The world's first wiki where authorship really matters (Nature Genetics, 2008). Due credit and reputation for authors. Imagine a global collaborative knowledge base for original thoughts. Search thousands of articles and collaborate with scientists around the globe.

wikigene or wiki gene protein drug chemical gene disease author authorship tracking collaborative publishing evolutionary knowledge reputation system wiki2.0 global collaboration genes proteins drugs chemicals diseases compound
Hoffmann, R. A wiki for the life sciences where authorship matters. Nature Genetics (2008)



Gene Review

GPH1  -  Gph1p

Saccharomyces cerevisiae S288c

Synonyms: Glycogen phosphorylase, P9584.1, YPR160W
Welcome! If you are familiar with the subject of this article, you can contribute to this open access knowledge base by deleting incorrect information, restructuring or completely rewriting any text. Read more.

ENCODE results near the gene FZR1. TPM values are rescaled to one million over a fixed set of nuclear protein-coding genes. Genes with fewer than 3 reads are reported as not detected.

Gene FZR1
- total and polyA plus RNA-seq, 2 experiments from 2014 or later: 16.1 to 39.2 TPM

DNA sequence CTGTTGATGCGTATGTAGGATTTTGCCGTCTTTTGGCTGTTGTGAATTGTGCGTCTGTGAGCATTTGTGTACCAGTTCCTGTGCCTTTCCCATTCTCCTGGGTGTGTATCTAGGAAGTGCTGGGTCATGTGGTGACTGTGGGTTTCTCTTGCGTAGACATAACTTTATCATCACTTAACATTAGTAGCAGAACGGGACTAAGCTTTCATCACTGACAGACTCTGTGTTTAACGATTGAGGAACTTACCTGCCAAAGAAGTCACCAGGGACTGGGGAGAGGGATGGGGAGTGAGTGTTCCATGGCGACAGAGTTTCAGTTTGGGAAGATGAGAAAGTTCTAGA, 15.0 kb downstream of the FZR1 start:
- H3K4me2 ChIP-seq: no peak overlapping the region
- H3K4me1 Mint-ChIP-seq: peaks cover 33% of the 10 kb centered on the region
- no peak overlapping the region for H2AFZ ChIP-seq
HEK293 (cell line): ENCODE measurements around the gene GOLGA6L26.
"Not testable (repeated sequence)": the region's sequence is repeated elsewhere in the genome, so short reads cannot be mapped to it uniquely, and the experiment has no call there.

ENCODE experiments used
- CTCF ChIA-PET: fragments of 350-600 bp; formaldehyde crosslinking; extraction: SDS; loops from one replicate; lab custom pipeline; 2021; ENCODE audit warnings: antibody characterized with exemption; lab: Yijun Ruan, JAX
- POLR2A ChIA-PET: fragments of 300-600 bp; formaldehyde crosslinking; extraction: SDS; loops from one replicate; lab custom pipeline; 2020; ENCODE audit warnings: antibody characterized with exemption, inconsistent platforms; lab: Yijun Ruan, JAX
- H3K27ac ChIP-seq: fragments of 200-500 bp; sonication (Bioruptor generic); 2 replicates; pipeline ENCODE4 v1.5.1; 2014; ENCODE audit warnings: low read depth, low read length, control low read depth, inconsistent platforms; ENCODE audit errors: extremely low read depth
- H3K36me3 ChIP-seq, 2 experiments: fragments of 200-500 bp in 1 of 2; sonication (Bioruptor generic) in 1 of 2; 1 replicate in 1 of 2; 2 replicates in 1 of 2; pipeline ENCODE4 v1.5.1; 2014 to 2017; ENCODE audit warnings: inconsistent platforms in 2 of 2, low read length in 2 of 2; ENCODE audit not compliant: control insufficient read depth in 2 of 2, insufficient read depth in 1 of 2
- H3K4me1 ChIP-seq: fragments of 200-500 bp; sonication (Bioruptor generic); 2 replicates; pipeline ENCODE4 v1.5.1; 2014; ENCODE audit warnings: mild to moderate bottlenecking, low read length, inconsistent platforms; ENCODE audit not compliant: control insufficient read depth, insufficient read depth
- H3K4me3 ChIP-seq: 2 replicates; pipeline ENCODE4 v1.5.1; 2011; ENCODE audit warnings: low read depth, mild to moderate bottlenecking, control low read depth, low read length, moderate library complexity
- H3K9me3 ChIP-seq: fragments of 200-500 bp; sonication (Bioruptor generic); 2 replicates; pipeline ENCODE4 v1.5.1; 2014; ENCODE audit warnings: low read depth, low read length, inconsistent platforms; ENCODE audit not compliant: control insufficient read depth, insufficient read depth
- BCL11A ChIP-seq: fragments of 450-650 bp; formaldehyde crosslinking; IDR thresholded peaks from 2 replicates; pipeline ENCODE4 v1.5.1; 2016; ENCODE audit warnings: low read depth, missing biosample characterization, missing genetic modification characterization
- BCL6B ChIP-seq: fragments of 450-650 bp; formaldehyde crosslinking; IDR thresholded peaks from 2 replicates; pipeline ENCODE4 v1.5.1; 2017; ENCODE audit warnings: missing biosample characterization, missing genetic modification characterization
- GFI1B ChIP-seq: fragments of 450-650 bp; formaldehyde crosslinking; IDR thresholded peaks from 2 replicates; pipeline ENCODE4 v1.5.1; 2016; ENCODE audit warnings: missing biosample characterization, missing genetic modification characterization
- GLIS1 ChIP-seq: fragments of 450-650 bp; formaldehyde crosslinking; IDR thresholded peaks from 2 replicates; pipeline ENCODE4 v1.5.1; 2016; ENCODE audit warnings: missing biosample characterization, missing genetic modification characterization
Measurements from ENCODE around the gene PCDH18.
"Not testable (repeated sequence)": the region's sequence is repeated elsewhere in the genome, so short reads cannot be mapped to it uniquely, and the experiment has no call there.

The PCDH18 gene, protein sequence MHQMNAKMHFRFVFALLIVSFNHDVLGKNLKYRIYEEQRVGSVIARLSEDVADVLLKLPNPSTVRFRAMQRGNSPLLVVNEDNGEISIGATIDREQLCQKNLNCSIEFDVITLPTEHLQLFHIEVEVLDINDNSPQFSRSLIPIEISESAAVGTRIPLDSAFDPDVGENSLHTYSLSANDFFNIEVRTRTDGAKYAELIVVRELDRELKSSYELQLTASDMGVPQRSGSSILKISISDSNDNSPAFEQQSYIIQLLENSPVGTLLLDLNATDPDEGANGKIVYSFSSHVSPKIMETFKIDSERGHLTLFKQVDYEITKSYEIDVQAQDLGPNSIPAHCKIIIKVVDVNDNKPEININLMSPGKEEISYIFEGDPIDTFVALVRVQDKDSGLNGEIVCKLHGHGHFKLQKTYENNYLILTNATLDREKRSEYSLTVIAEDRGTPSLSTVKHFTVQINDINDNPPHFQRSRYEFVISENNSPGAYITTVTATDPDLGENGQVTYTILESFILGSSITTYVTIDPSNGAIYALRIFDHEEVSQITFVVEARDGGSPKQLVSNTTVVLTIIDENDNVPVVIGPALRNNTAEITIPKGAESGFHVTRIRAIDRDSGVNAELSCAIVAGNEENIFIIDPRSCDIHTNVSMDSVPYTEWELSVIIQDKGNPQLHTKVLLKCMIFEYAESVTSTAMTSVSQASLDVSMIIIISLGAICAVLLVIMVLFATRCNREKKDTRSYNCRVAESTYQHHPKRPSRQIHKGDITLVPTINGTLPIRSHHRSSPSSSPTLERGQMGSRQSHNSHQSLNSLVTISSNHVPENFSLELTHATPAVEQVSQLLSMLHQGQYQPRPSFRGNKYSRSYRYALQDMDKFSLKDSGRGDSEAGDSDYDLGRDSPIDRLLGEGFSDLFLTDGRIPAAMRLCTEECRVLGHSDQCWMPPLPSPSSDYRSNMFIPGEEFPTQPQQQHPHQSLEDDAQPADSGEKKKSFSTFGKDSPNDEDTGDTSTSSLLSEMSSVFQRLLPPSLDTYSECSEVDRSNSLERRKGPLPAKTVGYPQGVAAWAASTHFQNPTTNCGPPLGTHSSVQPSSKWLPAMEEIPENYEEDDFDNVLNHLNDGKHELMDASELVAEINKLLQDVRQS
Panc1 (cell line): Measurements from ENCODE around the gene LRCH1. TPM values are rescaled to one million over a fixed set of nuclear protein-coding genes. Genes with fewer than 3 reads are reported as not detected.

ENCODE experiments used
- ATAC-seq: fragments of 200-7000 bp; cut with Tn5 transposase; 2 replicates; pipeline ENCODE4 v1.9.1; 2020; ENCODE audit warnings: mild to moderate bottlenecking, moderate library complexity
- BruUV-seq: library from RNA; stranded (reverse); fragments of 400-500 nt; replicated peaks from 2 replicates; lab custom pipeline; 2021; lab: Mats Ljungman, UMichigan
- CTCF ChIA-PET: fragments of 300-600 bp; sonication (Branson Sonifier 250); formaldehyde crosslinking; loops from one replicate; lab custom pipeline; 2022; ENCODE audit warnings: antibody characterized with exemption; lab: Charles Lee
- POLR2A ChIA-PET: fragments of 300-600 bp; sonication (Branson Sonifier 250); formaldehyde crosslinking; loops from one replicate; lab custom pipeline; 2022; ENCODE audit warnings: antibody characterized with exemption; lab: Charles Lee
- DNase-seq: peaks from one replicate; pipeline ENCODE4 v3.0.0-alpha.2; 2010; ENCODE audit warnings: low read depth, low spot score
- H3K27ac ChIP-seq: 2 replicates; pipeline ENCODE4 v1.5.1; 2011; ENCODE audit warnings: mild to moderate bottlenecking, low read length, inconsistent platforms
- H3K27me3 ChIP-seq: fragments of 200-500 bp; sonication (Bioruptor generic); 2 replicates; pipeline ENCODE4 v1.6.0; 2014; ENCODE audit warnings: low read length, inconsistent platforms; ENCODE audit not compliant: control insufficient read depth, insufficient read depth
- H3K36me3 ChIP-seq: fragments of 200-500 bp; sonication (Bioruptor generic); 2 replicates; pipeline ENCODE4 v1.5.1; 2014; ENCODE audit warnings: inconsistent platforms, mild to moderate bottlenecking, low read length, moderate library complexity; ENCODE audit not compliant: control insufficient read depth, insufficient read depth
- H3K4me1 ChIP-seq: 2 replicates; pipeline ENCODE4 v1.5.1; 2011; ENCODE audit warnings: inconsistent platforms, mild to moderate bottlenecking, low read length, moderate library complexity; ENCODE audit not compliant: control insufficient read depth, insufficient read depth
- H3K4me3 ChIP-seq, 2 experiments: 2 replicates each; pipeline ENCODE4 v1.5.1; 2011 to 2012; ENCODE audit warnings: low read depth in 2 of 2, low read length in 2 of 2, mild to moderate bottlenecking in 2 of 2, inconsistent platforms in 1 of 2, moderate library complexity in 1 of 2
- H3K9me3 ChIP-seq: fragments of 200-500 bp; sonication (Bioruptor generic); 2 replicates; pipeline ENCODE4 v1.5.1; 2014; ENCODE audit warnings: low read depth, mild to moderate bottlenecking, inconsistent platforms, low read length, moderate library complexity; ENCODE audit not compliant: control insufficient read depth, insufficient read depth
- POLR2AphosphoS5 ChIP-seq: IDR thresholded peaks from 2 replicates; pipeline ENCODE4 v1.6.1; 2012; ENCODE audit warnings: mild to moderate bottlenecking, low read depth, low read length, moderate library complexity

Disease relevance of GPH1


High impact information on GPH1


Biological context of GPH1

  • Thus, deletion of GPH1 partially reversed the loss of glycogen accumulation in autophagy mutants [6].
  • Haploid cells disrupted in GPH1 lacked phosphorylase activity and attained higher levels of intracellular glycogen but otherwise were similar to wild-type cells [7].
  • Increases in phosphorylase activity of 10- to 40-fold were detected in cells carrying multiple copies of GPH1-containing 2 microns plasmid [7].
  • GPH1 was found not to be an essential gene in yeast cells [7].
  • To assess the role of glycogen and phosphorylase-catalyzed glycogenolysis in the yeast life cycle, yeast strains lacking a functional GPH1 gene or containing multiple copies of the gene were constructed [7].

Anatomical context of GPH1


Associations of GPH1 with chemical compounds

  • GPH1 did not appear to be under formal glucose repression, since transcriptional induction occurred well in advance of glucose depletion from the medium [7].
  • Absence of functional GPH1 did not impair cells from synthesizing and storing trehalose [7].